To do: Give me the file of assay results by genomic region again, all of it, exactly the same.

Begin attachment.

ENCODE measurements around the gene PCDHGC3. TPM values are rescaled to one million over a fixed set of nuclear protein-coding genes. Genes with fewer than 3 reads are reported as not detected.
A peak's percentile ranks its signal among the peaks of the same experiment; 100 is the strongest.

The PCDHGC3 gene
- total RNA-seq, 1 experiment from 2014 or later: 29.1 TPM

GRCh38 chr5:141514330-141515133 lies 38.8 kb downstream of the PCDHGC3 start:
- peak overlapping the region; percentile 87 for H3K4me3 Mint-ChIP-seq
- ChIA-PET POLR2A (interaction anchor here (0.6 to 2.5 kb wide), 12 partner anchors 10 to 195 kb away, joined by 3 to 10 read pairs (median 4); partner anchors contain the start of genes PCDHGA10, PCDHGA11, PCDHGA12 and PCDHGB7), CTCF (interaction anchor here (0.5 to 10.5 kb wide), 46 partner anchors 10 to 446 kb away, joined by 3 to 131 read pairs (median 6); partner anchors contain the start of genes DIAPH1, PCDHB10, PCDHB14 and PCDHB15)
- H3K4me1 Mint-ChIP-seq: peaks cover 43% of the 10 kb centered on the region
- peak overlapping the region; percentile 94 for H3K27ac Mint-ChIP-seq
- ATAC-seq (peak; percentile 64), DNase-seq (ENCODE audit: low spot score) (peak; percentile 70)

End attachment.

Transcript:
ENCODE measurements around the gene PCDHGC3. TPM values are rescaled to one million over a fixed set of nuclear protein-coding genes. Genes with fewer than 3 reads are reported as not detected.
A peak's percentile ranks its signal among the peaks of the same experiment; 100 is the strongest.

The PCDHGC3 gene
- total RNA-seq, 1 experiment from 2014 or later: 29.1 TPM

GRCh38 chr5:141514330-141515133 lies 38.8 kb downstream of the PCDHGC3 start:
- peak overlapping the region; percentile 87 for H3K4me3 Mint-ChIP-seq
- ChIA-PET POLR2A (interaction anchor here (0.6 to 2.5 kb wide), 12 partner anchors 10 to 195 kb away, joined by 3 to 10 read pairs (median 4); partner anchors contain the start of genes PCDHGA10, PCDHGA11, PCDHGA12 and PCDHGB7), CTCF (interaction anchor here (0.5 to 10.5 kb wide), 46 partner anchors 10 to 446 kb away, joined by 3 to 131 read pairs (median 6); partner anchors contain the start of genes DIAPH1, PCDHB10, PCDHB14 and PCDHB15)
- H3K4me1 Mint-ChIP-seq: peaks cover 43% of the 10 kb centered on the region
- peak overlapping the region; percentile 94 for H3K27ac Mint-ChIP-seq
- ATAC-seq (peak; percentile 64), DNase-seq (ENCODE audit: low spot score) (peak; percentile 70)